The last golden period for DIF came a decade ago when the team won three Allsvenskan Championships in four years, including the domestic double in 2002 and 2005. Unfortunately they weren’t able to make any progress in the resulting Champions League campaigns, a fact that was probably their undoing in the end, as the best players moved on and the gravy train didn’t deliver enough cash to re-invent a new, better, team.
Since then the club have floated around the lower mid-table in the Allsvenskan. There have been many false dawns and even more disappointments. Seeing arch-rival AIK win the double a few years ago was a bitter pill to swallow, but perhaps the move to the Tele2 Arena may well see the rise of the blue half of the city once more. Despite a crap start to the season, the majority of sides were separated by just a few points and so a win or two could take them up into the European spots in just a week or two.
Djurgårdens IF 1 Kalmar IF 0 – Stockholms Stadion – Thursday 30th May 2013
Of course, Swedish football is the best in the world. Why? Because when all other options are exhausted at the end of the season in May, the Swedes are just getting going in their season. DIF’s campaign so far has been a bit of a nightmare. Coming into this game against Kalmar, The Iron Stoves (Järnkaminerna) prop up the rest of the league. The visitors came into the game just one point outside the European spots although having only scored 12 goals in their opening ten games didn’t really suggest they were the most attacking team.
With the hope in their hearts the home side began the game with some purpose, having discovered their mojo with the first real appearance of summer. Cool, calm defending that belied the fact they had shipped an average of over 2 goals per game so far this season, and some good movement from the pacey front two Fenzullahu and Jawo. Fifteen minutes in and they had their reward as a ball over the top of the Kalmar defence saw Jawo outpace his markers and beat the keeper with ease from 10 yards. For the rest of the half they “Kalmar’d” the storm, with Kenny Höie called into action on frequent occasions to clear his lines.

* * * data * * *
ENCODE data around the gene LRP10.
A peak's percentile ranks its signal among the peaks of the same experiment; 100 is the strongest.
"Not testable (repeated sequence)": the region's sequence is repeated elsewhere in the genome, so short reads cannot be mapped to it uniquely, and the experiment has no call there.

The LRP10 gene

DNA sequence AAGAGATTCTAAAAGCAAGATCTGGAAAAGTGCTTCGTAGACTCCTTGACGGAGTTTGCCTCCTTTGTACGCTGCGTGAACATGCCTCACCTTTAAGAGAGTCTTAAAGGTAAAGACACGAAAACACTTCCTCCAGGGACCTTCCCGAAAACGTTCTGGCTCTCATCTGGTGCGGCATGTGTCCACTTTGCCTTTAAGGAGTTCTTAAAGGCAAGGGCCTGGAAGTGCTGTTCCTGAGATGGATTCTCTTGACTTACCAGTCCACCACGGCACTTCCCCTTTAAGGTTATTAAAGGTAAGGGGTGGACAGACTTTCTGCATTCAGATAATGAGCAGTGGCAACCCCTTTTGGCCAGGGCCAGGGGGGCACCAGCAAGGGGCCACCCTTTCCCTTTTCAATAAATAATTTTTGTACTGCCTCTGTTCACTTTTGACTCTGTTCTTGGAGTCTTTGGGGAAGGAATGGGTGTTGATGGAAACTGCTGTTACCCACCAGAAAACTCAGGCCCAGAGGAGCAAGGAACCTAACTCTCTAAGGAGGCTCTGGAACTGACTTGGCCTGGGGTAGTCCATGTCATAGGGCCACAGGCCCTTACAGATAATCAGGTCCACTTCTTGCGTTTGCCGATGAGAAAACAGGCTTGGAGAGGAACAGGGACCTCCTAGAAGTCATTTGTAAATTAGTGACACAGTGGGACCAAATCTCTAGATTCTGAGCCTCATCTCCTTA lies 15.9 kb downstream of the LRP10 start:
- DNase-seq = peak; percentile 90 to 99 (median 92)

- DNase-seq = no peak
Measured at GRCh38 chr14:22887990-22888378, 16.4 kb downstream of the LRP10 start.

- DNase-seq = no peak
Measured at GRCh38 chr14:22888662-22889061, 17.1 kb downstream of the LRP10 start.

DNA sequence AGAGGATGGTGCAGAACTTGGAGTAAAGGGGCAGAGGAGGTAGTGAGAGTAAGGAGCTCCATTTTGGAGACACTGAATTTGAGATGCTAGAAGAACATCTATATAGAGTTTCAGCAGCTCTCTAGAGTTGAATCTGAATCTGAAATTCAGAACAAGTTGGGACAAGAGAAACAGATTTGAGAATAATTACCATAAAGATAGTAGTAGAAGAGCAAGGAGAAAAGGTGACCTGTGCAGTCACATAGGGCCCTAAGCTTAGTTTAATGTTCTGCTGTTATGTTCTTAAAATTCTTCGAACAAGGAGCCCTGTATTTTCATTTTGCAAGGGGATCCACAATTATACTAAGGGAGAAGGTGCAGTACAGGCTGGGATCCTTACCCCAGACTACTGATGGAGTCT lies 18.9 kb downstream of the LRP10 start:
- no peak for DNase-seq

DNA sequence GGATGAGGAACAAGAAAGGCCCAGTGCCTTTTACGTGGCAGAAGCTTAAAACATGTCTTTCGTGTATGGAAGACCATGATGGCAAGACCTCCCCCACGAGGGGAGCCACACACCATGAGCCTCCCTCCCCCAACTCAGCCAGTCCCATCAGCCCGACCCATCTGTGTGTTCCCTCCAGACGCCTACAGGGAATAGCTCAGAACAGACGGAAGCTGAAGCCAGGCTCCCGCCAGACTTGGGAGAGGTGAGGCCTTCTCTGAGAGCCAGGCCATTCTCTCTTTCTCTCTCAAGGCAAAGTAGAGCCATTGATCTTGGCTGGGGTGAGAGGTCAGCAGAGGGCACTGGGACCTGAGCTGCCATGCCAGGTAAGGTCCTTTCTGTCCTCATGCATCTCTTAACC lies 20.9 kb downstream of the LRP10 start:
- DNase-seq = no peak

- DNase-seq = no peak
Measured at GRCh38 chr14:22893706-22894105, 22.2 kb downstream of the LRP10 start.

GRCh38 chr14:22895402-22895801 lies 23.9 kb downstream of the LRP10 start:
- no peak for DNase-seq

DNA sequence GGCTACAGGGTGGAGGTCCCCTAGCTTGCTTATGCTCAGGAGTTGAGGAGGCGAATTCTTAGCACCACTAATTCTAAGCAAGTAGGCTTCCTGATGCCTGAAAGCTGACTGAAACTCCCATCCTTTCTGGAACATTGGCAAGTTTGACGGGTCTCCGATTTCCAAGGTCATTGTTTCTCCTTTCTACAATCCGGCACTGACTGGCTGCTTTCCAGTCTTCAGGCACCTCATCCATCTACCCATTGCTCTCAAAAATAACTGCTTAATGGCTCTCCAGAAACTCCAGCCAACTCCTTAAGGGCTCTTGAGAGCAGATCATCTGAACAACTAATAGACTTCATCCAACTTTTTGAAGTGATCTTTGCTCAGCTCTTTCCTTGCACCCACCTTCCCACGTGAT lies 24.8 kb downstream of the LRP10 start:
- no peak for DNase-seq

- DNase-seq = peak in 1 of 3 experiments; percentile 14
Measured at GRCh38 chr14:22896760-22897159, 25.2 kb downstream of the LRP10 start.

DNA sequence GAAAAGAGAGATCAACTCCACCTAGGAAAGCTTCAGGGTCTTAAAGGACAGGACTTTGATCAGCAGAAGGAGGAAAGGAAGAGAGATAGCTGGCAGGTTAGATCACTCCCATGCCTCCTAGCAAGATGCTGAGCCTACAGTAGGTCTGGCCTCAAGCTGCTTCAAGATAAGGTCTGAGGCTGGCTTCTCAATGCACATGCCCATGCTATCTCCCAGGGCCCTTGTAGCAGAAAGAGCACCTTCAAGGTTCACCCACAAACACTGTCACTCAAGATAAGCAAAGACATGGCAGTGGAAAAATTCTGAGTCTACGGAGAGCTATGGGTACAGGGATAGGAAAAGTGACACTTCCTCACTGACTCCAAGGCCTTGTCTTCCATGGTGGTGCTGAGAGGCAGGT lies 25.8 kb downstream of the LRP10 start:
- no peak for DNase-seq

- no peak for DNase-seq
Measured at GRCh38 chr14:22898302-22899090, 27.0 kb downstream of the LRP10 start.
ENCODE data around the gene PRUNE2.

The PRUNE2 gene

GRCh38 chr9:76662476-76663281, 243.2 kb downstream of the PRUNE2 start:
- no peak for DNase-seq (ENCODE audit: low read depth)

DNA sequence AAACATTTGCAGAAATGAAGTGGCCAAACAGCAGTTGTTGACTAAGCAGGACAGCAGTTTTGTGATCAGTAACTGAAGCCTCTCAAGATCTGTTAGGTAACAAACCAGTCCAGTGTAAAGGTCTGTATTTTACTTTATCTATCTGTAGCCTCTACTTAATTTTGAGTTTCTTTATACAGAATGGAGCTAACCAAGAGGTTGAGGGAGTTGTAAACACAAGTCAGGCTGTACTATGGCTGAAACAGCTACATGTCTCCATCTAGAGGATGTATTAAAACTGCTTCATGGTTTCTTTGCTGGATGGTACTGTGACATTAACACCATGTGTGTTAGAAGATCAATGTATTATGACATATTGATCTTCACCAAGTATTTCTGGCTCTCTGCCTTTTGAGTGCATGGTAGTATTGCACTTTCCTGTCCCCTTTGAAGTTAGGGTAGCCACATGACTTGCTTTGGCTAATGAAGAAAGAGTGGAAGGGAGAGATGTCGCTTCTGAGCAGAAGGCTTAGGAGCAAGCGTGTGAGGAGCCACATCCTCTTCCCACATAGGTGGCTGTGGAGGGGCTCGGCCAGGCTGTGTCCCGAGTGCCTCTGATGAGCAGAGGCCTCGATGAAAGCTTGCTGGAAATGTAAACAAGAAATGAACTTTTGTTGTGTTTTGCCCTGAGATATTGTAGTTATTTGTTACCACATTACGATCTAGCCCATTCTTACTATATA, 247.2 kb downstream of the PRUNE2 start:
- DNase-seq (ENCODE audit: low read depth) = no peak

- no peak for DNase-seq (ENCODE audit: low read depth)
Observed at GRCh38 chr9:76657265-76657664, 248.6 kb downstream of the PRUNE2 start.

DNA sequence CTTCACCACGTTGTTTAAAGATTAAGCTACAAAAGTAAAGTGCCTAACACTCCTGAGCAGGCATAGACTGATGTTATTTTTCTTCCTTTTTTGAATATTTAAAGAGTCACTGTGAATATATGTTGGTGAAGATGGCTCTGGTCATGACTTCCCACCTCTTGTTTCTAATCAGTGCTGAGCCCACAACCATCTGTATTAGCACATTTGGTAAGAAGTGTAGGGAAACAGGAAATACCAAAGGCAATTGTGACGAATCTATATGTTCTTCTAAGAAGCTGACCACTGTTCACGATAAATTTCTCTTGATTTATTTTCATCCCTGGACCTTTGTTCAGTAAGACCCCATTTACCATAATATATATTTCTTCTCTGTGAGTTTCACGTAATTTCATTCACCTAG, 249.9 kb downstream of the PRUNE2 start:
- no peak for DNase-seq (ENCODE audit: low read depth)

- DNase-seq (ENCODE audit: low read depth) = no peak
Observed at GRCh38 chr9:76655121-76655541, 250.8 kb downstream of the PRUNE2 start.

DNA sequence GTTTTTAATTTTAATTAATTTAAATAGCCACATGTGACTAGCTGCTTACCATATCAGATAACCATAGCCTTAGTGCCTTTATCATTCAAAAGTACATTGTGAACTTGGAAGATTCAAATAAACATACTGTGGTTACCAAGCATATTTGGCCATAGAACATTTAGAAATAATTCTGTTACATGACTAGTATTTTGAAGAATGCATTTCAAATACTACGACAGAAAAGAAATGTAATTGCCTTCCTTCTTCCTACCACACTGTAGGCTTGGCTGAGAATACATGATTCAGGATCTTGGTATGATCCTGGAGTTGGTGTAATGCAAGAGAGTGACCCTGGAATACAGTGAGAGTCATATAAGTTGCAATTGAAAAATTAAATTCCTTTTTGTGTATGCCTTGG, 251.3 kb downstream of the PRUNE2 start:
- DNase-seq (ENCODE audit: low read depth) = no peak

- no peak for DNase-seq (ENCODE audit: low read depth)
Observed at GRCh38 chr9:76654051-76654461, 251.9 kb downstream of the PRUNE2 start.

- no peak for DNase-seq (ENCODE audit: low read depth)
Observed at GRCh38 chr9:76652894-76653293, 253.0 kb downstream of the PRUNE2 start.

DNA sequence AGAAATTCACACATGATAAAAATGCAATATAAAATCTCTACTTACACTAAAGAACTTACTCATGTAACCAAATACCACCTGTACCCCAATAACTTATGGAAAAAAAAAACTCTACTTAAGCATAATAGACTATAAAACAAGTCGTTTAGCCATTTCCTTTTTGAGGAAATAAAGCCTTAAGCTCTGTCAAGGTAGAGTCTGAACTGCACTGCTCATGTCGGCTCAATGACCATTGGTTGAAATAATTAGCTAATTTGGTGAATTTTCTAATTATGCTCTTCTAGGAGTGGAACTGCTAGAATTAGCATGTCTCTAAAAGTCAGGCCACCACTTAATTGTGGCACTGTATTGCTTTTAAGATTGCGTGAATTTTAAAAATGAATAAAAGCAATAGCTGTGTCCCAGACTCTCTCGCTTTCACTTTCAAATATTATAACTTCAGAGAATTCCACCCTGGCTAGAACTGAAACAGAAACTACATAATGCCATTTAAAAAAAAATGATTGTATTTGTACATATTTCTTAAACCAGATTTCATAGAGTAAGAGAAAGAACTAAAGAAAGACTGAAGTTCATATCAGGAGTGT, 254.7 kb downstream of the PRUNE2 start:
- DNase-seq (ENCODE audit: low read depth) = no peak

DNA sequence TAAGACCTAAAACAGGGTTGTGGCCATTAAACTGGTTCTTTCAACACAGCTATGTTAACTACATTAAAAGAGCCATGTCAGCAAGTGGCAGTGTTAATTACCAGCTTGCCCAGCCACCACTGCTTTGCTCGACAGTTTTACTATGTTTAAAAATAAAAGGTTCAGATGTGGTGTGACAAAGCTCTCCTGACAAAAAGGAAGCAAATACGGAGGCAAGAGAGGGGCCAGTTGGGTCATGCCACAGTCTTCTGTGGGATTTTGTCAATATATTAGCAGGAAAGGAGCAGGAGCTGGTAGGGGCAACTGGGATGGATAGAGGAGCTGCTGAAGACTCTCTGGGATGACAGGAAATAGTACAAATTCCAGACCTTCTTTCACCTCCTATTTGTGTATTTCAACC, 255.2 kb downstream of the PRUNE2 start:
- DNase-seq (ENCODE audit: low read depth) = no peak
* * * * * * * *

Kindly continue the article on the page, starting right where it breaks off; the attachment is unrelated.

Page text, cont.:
The second half saw the teams welcomed back onto the pitch with a display of flares from the ultras, which meant that until they all had been extinguished they game couldn’t start – and that just encouraged them to light a few more through the half, which always resulted in a stern PA announcement that probably said something like “don’t go back to fireworks once they have gone out” or “don’t gargle petrol when holding a flare”.
Despite forcing some early corners, Djurgårdens didn’t have that cutting edge that a player like Teddy Sheringham could bring. Oh Teddy, Teddy. Young Edward as Cloughie used to call him, had a very productive season in these parts back in 1985 and enjoyed his time in the Swedish capital – and who wouldn’t? Stockholm is a fantastic city to relax in and I am sure Teddy made full use of his Saarf London persona in the bars and clubs of Gamla Stan. More of his adventures can be found in a new book, published this summer by Ockley Books called The Football Tourist, written by erm…me.
With ten minutes to go Martin Broberg should have doubled the lead when he headed over from six yards and then young Martin broke the offside trap to seal the victory but blazed high and wide. It hadn’t been the best night for him, but for the team as a whole it had been a performance that would give them confidence of the battles ahead. Relatively assured at the back, positive going forward. No Bayern Munich but certainly no Stoke City.
When the clock hit ninety minutes the fans unfurled a banner – “Djurgården – we’re gonna live forever” accompanied by a rousing verse of the club’s hymn. The three points won’t give them immortality but it did take them up five places in the table which on a beautiful Stockholm night is about as good as life could get for the blue side of the city.
“Closing time. So gather up your jackets, and move it to the exits. I hope you have found a Friend”